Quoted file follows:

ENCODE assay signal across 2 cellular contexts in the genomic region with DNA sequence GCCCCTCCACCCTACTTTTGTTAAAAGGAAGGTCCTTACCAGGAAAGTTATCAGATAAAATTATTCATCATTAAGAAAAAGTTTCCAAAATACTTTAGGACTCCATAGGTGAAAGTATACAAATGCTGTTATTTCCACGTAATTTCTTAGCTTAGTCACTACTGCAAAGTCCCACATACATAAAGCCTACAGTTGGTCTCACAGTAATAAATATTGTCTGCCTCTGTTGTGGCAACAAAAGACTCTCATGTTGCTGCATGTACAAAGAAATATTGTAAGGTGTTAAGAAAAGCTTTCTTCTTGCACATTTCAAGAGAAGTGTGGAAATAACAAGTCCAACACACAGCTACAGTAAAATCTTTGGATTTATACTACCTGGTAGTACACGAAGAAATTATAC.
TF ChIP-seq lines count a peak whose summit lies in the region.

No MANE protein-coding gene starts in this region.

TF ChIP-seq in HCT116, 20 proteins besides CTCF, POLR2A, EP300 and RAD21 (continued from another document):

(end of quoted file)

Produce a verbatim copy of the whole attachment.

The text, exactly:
ENCODE assay signal across 2 cellular contexts in the genomic region with DNA sequence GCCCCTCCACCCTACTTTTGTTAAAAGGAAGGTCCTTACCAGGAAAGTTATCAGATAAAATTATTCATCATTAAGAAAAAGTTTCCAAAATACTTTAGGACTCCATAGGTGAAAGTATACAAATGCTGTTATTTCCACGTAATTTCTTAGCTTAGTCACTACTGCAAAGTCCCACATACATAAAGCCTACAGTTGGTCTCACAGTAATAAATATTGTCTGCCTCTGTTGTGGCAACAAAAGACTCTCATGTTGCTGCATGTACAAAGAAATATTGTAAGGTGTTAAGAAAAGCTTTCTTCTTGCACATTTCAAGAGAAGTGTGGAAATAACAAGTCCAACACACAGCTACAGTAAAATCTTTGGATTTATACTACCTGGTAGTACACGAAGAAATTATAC.
TF ChIP-seq lines count a peak whose summit lies in the region.

No MANE protein-coding gene starts in this region.

TF ChIP-seq in HCT116, 20 proteins besides CTCF, POLR2A, EP300 and RAD21 (continued from another document):